Arable News

  • Written by: Farmers Guide
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Don’t let black-grass through the gate

Farmerswithout black-grass have heard enough stories by now to know it wont be awelcome addition to their rotation plans, nor would those with susceptibleblack-grass want a resistant strain adding to their problems.

 

So,as combines roll across the country, its worth paying attention to theblack-grass population map released by the National Farm Research Unit; itsturned a few heads.

 

Themap, showing population levels by postcode, identifies a clear route travellingnorth via the A1 from the Midlands into Scotland, suggesting the problem weedis hitchhiking up motorways into new territories.

 

The map shows the needfor machinery operators to pay special attention when moving from field tofield, says CharlieBaker, chairman of the National Association of Agricultural Contractors (NAAC)Agricultural Operations section, especially when moving from farms with knownblack-grass problems to unaffected fields.

 

Hesays members of the NAAC abide by a shared understanding and acknowledgement ofthe golden rule, as set out in the NAAC Assured-Land based Contractor Scheme(ALBC): Persons entering or leaving a premisesshould ensure their footwear, clothing and machinery are clean when they enterand again when they leave. Contractors should make use of any facilitiesprovided on-farm and must follow up-to-date Defra guidance on bio-security; thecontractor must follow the farms/customers biosecurity policy if it is morestringent than Defras biosecurity policy.

 

Wemust ensure kit is kept in the cleanest possible condition, especially whenmoving between farms. Its easier now with modern machines theyve beendesigned to stop the build-up of material and chaff. Although primarily forfire prevention, it has the secondary effect of preventing the spread ofunwanted seed.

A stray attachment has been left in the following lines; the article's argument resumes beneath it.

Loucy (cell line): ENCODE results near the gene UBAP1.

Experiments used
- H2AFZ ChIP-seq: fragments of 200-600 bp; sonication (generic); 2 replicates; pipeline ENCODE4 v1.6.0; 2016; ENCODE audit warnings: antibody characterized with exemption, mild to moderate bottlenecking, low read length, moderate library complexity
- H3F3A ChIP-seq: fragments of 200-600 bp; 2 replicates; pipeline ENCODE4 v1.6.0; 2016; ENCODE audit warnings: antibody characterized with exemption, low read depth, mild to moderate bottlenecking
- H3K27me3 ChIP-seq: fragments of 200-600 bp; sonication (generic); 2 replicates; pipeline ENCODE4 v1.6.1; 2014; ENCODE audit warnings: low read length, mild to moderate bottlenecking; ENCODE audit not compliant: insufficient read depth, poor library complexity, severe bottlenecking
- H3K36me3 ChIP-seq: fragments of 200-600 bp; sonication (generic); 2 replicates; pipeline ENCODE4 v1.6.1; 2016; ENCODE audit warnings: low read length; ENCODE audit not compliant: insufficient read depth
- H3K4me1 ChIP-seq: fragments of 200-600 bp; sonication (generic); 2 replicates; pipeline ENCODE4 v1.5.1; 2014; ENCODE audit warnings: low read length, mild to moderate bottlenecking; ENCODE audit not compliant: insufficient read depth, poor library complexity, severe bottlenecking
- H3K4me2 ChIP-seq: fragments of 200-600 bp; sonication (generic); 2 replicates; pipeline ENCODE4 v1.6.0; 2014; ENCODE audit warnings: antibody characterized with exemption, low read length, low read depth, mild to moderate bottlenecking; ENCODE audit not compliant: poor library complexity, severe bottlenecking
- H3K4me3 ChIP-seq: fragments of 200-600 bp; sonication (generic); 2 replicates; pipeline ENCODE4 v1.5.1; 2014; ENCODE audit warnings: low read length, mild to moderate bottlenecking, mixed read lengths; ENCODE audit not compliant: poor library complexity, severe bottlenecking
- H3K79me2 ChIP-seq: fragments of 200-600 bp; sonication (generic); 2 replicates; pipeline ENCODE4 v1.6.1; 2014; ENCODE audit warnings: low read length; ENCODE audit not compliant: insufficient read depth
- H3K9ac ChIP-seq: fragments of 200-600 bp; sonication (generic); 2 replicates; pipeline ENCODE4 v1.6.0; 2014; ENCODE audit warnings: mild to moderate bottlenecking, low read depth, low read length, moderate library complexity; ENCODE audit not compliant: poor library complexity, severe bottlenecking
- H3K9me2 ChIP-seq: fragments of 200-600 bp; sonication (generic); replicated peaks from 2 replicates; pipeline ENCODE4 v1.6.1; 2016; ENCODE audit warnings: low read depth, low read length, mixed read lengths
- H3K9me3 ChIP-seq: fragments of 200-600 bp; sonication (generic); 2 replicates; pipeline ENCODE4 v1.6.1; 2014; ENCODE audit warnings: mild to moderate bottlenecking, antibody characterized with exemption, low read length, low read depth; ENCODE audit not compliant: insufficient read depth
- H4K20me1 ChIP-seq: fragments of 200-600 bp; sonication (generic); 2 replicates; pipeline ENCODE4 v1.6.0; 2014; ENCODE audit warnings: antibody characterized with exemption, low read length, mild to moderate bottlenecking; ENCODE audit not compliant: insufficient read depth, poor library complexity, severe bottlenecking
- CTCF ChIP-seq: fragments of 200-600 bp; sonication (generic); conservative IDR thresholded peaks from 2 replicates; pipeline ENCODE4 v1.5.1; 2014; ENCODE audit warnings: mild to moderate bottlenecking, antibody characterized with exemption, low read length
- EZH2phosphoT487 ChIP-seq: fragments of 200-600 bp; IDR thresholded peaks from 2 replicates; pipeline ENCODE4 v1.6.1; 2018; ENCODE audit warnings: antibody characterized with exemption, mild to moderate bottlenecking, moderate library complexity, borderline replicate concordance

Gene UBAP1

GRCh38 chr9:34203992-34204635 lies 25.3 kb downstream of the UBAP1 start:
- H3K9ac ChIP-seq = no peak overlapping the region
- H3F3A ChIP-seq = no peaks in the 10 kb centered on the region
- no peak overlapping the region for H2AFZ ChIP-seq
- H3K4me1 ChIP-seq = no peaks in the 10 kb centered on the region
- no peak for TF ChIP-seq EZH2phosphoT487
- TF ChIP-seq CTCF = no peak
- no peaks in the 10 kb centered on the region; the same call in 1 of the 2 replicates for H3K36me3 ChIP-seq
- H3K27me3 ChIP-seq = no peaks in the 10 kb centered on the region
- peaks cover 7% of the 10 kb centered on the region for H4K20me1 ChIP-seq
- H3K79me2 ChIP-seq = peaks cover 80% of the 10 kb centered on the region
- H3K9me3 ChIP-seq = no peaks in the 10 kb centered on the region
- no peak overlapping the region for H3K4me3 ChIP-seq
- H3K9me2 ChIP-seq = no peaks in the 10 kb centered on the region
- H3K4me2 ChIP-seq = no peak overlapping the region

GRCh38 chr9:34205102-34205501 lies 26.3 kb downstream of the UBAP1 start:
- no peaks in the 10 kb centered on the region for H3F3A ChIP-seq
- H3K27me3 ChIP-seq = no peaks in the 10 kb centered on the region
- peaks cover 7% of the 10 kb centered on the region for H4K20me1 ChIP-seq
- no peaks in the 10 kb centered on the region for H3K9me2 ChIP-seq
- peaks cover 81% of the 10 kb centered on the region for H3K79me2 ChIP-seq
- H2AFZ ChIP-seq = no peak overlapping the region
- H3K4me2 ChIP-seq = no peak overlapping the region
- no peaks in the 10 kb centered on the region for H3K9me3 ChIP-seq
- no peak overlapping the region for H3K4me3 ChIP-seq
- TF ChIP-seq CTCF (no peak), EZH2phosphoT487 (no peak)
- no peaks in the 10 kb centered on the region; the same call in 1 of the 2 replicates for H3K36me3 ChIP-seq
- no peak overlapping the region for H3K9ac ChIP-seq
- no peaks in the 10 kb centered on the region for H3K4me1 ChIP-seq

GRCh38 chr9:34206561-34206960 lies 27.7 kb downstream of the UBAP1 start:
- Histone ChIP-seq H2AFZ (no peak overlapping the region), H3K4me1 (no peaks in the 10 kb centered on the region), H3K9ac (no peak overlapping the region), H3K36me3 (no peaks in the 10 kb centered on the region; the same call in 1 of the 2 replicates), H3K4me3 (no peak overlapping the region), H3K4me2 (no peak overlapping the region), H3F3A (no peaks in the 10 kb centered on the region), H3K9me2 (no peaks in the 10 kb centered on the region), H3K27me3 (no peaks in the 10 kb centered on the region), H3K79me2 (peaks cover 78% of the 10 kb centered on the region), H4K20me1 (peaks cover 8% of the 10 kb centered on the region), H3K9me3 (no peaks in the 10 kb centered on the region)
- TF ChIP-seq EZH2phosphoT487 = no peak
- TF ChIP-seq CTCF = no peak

But farmers and contractors can do more to prevent seed spread byclearing stone trays and combine headers with air hoses or pressure washerswhen moving locations.

 

According to Phillippa Overson, Bayer CropScience, even a fewestablished plants in your gateway can lead to a much bigger problem if leftuntreated.

 

A single black-grass plant is capable of producing up to and beyond 20tillers, and with each seed-head producing 100 seeds, you could find yourselfwith a big problem in a short space of time.

 

Checking gateways and field entrances at regular intervals whenmachinery has been into your fields will give you a good indication ifblack-grass is present and germinating.

 

Half an hour or so spent checking gateways in the weeks post-harvestcan save a lot of time, effort and money later on in the year when yourelooking at a much greater population and planning a much larger weed controlprogramme. The key indicators when identifying infant black-grass are; smoothfine leaves, a twisted leaf blade with a blunt tip and a purple tinge on thesheath of the plant.

 

Giveblack-grass a yard and it will take a mile, so get on top of it at the earliestopportunity and reap the benefits for many harvests to come.


  • Written by: Farmers Guide
  • Posted:
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